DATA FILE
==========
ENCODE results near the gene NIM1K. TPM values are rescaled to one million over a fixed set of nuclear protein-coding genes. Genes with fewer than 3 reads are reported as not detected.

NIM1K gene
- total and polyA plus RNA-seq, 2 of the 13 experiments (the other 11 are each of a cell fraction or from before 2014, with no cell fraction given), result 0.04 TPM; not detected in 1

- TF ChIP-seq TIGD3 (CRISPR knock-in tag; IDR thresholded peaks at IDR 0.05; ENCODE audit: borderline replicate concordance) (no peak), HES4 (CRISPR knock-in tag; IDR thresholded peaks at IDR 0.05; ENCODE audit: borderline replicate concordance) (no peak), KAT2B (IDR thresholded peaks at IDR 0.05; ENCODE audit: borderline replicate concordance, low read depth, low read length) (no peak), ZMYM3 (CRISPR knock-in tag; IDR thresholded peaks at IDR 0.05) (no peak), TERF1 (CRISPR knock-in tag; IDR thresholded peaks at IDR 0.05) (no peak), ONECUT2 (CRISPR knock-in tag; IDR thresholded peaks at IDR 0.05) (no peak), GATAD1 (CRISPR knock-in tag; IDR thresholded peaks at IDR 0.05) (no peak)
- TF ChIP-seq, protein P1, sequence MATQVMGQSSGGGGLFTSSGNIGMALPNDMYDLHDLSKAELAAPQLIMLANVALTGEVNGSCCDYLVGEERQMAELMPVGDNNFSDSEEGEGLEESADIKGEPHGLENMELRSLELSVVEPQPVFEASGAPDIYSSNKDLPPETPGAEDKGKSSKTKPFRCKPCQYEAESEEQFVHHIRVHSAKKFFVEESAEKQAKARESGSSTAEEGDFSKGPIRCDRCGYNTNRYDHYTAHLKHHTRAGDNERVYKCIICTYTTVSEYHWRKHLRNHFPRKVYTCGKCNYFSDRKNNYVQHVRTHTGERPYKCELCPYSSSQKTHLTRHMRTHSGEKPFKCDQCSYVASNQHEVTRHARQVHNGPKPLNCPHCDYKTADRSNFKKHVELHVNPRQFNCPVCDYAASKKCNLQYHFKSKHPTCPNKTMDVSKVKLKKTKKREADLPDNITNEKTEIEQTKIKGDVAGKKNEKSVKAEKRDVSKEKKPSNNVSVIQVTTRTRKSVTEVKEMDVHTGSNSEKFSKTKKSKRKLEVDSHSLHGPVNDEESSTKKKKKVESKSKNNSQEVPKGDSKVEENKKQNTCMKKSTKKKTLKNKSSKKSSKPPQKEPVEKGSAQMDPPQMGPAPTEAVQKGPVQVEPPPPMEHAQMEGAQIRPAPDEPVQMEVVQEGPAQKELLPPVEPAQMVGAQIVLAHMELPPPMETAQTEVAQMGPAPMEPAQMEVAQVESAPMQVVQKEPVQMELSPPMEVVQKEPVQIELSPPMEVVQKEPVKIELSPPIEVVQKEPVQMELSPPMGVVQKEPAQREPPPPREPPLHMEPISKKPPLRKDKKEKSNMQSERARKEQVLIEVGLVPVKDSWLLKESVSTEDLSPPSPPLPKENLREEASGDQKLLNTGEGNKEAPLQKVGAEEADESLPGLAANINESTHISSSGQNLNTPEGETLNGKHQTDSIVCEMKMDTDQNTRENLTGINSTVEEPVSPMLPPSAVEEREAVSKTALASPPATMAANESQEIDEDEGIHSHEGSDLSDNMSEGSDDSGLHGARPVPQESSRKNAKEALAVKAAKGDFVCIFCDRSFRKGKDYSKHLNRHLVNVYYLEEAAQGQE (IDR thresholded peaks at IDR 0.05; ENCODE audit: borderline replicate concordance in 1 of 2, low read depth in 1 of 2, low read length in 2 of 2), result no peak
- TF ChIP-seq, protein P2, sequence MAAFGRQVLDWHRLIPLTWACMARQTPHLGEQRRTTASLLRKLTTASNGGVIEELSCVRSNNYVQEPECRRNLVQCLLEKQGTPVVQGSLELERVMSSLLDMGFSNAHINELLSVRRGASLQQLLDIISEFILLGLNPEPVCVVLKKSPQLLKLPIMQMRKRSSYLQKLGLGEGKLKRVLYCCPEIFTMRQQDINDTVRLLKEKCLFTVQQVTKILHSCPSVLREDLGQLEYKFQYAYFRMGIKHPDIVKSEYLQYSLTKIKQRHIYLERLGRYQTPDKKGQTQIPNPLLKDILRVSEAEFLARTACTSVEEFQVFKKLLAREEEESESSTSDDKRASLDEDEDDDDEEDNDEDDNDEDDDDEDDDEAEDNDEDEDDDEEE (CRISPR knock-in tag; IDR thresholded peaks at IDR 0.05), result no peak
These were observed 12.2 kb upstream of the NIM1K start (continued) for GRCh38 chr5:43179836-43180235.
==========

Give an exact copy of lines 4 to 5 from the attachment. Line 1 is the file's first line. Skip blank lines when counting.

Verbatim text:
- TF ChIP-seq TIGD3 (CRISPR knock-in tag; IDR thresholded peaks at IDR 0.05; ENCODE audit: borderline replicate concordance) (no peak), HES4 (CRISPR knock-in tag; IDR thresholded peaks at IDR 0.05; ENCODE audit: borderline replicate concordance) (no peak), KAT2B (IDR thresholded peaks at IDR 0.05; ENCODE audit: borderline replicate concordance, low read depth, low read length) (no peak), ZMYM3 (CRISPR knock-in tag; IDR thresholded peaks at IDR 0.05) (no peak), TERF1 (CRISPR knock-in tag; IDR thresholded peaks at IDR 0.05) (no peak), ONECUT2 (CRISPR knock-in tag; IDR thresholded peaks at IDR 0.05) (no peak), GATAD1 (CRISPR knock-in tag; IDR thresholded peaks at IDR 0.05) (no peak)
- TF ChIP-seq, protein P1, sequence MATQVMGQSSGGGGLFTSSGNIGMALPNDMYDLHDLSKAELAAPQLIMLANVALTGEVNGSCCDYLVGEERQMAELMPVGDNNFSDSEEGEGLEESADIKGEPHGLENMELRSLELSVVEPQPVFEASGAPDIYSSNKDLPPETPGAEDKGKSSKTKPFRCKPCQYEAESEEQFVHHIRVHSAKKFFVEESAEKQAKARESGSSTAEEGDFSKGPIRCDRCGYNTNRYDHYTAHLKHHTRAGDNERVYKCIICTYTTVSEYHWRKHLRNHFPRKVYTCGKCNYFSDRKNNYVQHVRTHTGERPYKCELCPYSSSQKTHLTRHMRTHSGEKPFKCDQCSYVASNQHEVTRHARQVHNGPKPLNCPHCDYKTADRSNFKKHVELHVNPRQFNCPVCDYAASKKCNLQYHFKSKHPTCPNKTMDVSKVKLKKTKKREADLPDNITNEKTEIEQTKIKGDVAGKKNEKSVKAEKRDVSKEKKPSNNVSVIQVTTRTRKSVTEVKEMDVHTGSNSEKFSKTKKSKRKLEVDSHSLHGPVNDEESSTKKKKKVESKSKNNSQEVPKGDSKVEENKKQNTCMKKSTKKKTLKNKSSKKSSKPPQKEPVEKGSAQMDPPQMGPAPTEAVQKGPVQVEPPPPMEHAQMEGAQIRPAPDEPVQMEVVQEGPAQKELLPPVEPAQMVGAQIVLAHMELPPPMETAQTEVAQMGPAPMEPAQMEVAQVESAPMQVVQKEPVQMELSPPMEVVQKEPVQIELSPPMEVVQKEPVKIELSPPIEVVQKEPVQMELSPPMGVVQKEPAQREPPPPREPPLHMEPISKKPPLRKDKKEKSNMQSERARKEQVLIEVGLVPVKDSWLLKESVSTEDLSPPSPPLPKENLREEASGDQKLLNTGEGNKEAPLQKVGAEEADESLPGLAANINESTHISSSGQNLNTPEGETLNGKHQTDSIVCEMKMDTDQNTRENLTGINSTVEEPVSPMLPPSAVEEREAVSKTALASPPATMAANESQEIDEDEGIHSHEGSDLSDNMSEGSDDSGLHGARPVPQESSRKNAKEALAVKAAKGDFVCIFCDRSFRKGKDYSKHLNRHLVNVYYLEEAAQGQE (IDR thresholded peaks at IDR 0.05; ENCODE audit: borderline replicate concordance in 1 of 2, low read depth in 1 of 2, low read length in 2 of 2), result no peak